Food delivery apps falter as people return to in-person meals

America’s obsession with food delivery in the age of the pandemic appears to be over – and corporate stocks are taking a hit.

After hitting a high of $246 in November, DoorDash shares plunged 62% to $89 per share. During the same period, Uber shares fell 29% from $45 to around $31.

Much of the decline can be explained by the stabilization of Covid-19 cases. While apps saw explosive growth early in the pandemic as consumers stayed home, analysts say such growth was ultimately unsustainable.

But the downturn in these companies has proven quite brutal, as some Americans have become increasingly budget-conscious amid rising inflation and rising fuel prices.

“It was inevitable that they would start to retract as people went back to dinner,” said Rich Shank, vice president of research and insights at Technomic, a consultancy that works with industry. of restoration.

There has also been a return to restaurants. Technomic data shows the share of meals consumed at in-person dining establishments hit a post-pandemic high in the first quarter of 2022, while the share of food app deliveries fell to its lowest level since the fourth. quarter 2020.

The drop in app usage can also be attributed to fees, tips and rising food prices that are starting to put off some customers, Shank said.

“The share shift to offsite ordering appears to have plateaued,” Shank said, referring to orders placed on food delivery apps. “The odds of it slipping a bit more are pretty good given the inflationary pressures consumers are facing and the higher fees they’re incurring through third-party apps.”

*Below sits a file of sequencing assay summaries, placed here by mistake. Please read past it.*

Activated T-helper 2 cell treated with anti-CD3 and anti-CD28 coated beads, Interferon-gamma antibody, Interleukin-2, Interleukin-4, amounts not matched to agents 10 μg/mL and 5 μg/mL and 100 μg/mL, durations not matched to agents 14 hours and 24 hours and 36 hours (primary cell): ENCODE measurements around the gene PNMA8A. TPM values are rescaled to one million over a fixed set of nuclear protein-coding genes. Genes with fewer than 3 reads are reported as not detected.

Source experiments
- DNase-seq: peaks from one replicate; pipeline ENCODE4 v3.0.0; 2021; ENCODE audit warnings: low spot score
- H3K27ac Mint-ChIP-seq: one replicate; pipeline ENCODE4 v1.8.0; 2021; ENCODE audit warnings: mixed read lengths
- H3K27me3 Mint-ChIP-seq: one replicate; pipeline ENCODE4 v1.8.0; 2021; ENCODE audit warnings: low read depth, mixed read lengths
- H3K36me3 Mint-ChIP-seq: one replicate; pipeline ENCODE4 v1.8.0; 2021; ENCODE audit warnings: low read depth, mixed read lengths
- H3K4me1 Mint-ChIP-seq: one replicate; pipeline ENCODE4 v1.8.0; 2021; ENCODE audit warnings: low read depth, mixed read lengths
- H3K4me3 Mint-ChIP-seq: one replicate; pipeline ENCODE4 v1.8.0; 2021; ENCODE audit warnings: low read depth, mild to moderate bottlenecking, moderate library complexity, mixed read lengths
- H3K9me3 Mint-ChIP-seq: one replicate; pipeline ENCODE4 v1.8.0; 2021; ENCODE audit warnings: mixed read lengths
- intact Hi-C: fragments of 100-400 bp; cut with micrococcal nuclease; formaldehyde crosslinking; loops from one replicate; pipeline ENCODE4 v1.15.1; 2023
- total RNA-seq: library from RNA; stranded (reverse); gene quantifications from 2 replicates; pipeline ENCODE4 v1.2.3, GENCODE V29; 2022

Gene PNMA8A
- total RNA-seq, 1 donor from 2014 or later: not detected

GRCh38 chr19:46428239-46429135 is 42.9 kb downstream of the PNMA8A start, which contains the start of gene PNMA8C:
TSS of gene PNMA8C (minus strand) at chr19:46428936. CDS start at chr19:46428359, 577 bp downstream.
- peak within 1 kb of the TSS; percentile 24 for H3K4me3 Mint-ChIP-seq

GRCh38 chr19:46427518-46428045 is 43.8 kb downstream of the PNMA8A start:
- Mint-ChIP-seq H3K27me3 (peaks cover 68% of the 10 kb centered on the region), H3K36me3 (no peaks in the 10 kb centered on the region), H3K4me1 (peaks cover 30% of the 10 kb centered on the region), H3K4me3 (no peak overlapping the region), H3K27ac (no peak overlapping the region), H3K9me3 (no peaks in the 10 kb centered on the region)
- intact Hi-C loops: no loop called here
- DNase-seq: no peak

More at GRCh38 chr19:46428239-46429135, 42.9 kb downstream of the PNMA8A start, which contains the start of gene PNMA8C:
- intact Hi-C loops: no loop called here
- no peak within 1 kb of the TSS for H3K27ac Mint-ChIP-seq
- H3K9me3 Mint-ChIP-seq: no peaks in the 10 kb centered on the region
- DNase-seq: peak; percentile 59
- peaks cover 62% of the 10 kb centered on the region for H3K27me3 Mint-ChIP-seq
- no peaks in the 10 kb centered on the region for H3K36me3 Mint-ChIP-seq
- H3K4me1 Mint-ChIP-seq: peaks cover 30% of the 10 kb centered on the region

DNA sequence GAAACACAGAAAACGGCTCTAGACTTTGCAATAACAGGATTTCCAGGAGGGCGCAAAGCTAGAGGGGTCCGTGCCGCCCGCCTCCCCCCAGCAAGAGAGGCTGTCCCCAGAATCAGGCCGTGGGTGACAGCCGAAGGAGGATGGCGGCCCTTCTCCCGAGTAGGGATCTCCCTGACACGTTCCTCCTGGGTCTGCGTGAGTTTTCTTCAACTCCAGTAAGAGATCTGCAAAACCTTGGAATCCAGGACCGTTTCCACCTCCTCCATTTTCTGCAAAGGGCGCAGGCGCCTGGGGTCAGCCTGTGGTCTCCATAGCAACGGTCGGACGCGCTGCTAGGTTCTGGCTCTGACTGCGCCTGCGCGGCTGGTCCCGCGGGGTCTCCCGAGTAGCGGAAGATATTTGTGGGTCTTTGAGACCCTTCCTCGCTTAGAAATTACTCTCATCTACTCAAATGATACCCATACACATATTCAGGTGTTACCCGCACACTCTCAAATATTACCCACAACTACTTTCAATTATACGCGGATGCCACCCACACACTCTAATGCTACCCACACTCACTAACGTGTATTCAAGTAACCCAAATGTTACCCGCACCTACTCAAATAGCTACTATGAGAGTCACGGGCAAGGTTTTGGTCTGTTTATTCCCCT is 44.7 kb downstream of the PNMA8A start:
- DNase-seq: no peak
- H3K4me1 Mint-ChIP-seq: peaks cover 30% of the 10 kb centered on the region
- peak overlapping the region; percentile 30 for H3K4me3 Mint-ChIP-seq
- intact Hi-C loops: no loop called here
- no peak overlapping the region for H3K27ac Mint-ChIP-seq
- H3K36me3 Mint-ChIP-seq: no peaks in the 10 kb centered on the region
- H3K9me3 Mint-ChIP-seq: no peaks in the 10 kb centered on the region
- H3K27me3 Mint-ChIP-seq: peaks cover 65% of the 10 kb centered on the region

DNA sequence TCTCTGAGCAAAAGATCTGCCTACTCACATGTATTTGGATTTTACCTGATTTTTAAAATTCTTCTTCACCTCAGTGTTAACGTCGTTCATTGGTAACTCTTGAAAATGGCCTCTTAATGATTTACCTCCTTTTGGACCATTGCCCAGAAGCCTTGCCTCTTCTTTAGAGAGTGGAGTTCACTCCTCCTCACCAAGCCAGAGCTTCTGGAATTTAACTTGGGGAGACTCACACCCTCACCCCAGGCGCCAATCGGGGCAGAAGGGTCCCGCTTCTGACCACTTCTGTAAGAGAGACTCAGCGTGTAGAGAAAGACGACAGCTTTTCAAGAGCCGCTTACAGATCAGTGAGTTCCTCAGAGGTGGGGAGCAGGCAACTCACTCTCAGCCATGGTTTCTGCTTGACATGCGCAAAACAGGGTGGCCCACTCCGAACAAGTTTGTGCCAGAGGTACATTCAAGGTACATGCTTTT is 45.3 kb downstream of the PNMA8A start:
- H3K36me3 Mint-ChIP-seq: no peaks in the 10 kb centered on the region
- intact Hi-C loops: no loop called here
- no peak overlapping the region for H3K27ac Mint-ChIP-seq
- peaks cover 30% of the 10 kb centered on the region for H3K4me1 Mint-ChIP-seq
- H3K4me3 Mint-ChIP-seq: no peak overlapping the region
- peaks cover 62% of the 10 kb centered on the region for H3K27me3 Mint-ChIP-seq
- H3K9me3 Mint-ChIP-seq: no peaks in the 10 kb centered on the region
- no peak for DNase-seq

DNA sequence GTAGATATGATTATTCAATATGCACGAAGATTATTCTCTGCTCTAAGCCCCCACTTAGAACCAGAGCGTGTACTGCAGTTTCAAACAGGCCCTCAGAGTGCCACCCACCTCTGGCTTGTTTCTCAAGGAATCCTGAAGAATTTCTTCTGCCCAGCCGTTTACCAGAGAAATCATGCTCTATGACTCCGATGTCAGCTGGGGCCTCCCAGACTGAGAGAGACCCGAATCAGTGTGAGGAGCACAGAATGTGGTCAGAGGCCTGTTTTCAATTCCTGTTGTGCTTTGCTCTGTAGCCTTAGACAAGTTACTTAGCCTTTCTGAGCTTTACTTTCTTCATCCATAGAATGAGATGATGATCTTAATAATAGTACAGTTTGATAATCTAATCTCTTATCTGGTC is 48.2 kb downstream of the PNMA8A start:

The biggest casualty among apps was GrubHub. On Wednesday, its Netherlands-based parent company, Just Eat said it was considering selling the long-running delivery app. Bloomberg reported that orders on Just Eat platforms saw a sharp decline in the United States in the first quarter, as jurisdictions like New York imposed fee caps and a continued slowdown in orders from workers returning to the office.

That’s another factor weighing on apps: Many workers continue to work from home — and likely find alternative ways to eat lunch from pre-pandemic delivery orders.

“It’s starting to look a little more like pre-pandemic, but it’s nowhere near where it was before,” Shank said. “Weekday lunches are popping up again when people are in the office. … But many workers are still not in the office five days a week.”

Delivery app companies have long struggled with profitability, said Raj Joshi, vice president and senior credit analyst at Moody’s. As a result, many are now looking to balance cutting costs while expanding into other lines of business, like groceries and package delivery. But it’s not yet clear whether those strategies will work, he said.

“The industry is clearly in an evolutionary phase,” Joshi said.

The result of these trends: large restaurants could emerge even stronger than family restaurants that won’t be able to afford the fees that delivery apps will continue to charge – and could disappear from the platforms altogether. This is in addition to managing rising labor and fuel costs.

“The big chains are better placed to handle this stuff; they have more resources and scale,” said Restaurant Business magazine editor Joe Guszkowski.